Recurrent Infections in a 5-Year-Old Boy

Nicholas Bennett, MBBChir, PhD

Disclosures

July 30, 2018

Editor's Note:
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Background

A mother of three young children presents to a pediatrician's office with her oldest child due to concerns regarding an ear infection. Her son has had a fever to 102°F that began 2 days earlier. Copious purulent drainage from his left ear canal was noted today.

The patient is a 5-year-old male. A thorough review of his medical chart reveals repeated clinic visits for similar infections since age 1 year. He has been treated for recurrent bacterial pneumonia as an outpatient and twice required inpatient hospitalization. These lower respiratory tract infections were noted to affect the left, right, and bilateral pulmonary fields, at various times. Due to recurrent bacterial infections of the ears and lungs, pressure-equalizing (PE) ear tubes were placed and a referral was made to pediatric pulmonology to investigate the possibility of an anatomic cause for the recurrent pneumonias.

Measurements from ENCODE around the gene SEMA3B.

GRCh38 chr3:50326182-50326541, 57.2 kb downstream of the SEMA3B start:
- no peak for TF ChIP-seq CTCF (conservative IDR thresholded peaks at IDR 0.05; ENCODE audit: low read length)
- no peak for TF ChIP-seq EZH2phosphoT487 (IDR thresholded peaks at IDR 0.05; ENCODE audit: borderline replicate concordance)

Despite these interventions, his infections have continued. Typically, he has required an antibiotic course to treat infections every 1 to 3 weeks. The longest stretch noted between treatment courses was 2 to 3 months.

The patient is up to date on his immunizations, including a completed pneumococcal vaccine series and annual influenza vaccinations. His two younger siblings, a brother aged 3 years and a sister aged 2 years (both born to the same parents), are healthy and well developed. His siblings reportedly do not have frequent or recurrent bacterial illnesses. Family history is also unremarkable.

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